04/22/07 — Duplin eyes money for schools in new budget

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Duplin eyes money for schools in new budget

By Andrew Bell
Published in News on April 22, 2007 2:00 AM

Despite the county school district's need for funds, Duplin County Manager Mike Aldridge isn't sure he can meet the Duplin County Board of Education's $12.3 million budget request.

Board of Education members met with the county's finance committee Friday to discuss the schools' budget needs for the next fiscal year. During the board's nearly two-hour presentation, school officials explained that some of the money would be used for establishing a magnate school of engineering at James Kenan High School, improving technology across the county and implementing new programs to empower teachers and students.

But the total requested by the board might be too high for the finance committee and the Duplin Board of Commissioners to manage, Aldridge said.

"It'll be difficult to make the numbers work," he said.

The commissioners unanimously agreed in February that the county needs to lower its property tax rate from 80.5 cents to 79 cents per $100 valuation before the Duplin budget is implemented on July 1. Other stipulations include that the commissioners can't spend more than $1.85 million from the county fund balance and giving county employees a 2 percent salary increase.

Last year, the Board of Education asked for a $10.5 million allocation from the county. The commissioners gave them about $7.6 million.

If the county schools were to receive the entire $12.5 million this year, Superintendent Dr. Wiley Doby said the goal is to use the funds to provide all Duplin students with a rigorous and balanced education that encourages a life-long love of learning.

"We believe the best school system comes from the empowerment of teachers and students," Doby said.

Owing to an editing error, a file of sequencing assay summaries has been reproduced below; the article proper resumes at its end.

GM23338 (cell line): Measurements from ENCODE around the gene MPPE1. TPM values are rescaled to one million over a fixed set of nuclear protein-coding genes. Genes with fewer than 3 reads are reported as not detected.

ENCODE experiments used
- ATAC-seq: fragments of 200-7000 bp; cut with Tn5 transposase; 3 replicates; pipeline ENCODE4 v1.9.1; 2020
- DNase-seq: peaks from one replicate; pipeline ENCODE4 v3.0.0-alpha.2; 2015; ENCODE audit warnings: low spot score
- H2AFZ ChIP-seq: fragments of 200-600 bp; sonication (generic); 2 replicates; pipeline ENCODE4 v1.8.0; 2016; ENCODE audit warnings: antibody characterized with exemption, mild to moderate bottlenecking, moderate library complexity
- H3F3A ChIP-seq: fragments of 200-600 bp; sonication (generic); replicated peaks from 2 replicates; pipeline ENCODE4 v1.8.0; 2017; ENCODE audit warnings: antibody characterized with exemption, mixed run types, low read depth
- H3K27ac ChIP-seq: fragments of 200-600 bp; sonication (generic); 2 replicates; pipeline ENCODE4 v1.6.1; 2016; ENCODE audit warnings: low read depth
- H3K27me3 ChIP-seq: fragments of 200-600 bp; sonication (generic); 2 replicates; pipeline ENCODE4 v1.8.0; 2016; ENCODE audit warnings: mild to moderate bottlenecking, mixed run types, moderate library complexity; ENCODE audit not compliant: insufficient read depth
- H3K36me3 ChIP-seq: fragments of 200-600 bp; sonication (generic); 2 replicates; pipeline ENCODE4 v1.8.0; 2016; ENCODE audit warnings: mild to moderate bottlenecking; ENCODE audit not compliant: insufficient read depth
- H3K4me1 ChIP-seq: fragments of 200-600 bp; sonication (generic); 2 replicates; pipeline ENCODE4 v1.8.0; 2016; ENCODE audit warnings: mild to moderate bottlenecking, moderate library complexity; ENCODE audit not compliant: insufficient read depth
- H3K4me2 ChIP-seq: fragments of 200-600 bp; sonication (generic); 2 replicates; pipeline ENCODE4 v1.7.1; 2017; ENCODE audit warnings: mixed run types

The Board of Education wants to use $500,000 in local dollars to establish the James Kenan School of Engineering. The school, which is considered a STEM (science, technology, engineering and math) institution, would serve about 100 students from across the county.

The board also wants to use district improvements as a catalyst to build educated and productive students. But board members understand that aspect of their plan will be difficult to achieve, Doby said.

Duplin Schools are categorized as needing improvement because of low third-grade reading proficiency scores. Also, 10 of the county's 15 schools did not meet their Adequate Yearly Progress goals as defined by the federal No Child Left Behind Act.

That federal legislation also stipulates that students at a county's schools must be 100 percent proficient in reading and math by the 2013-14 school year. The Duplin school system currently has a performance composite of 63 percent, which is below the state average of 72 percent, Doby said.

"If we don't make large improvements, the state could fire teachers," he said. "But we do have a plan, and funding plays an important part of that."

The board wants to use about $240,000 in county funds to start an "I Can" initiative. The initiative would create a life and study skills course for sixth-grade students, Doby said.

The course would be a required elective that teaches students social skills, people skills, the importance of time management, organizational skills and how to improve their work ethic. But another important lesson in the course will be learning how to study, Doby said.

"We expect students to do well and have success in the classroom, but we don't teach them how to study. I think we can do that and help them succeed," he said.

Another way the board wants to improve education is to use about $120,000 for a results-driven education plan. The plan has two goals -- providing continuous professional learning for teachers and a consistent improvement of student achievement, assistant superintendent Dr. Randy Shaver said.

"We don't want teachers to be sages on stages. We want them to be guides on the side," he said.

The school system would also like to use an additional $1.4 million to improve technology and science equipment across the county. Instead of making children memorize information for a test, Shaver said he believes the increased use of technology will help teach children to retain the information they learn in class.

Aldridge said the commissioners would do what they could to provide for Duplin children.

"The board (of commissioners) has been a supporter of education, and I believe they will continue to do so," he said.

And that support will be vital in the coming years, school officials said.

"This budget is more about people than programs, but we have to have both," Shaver said.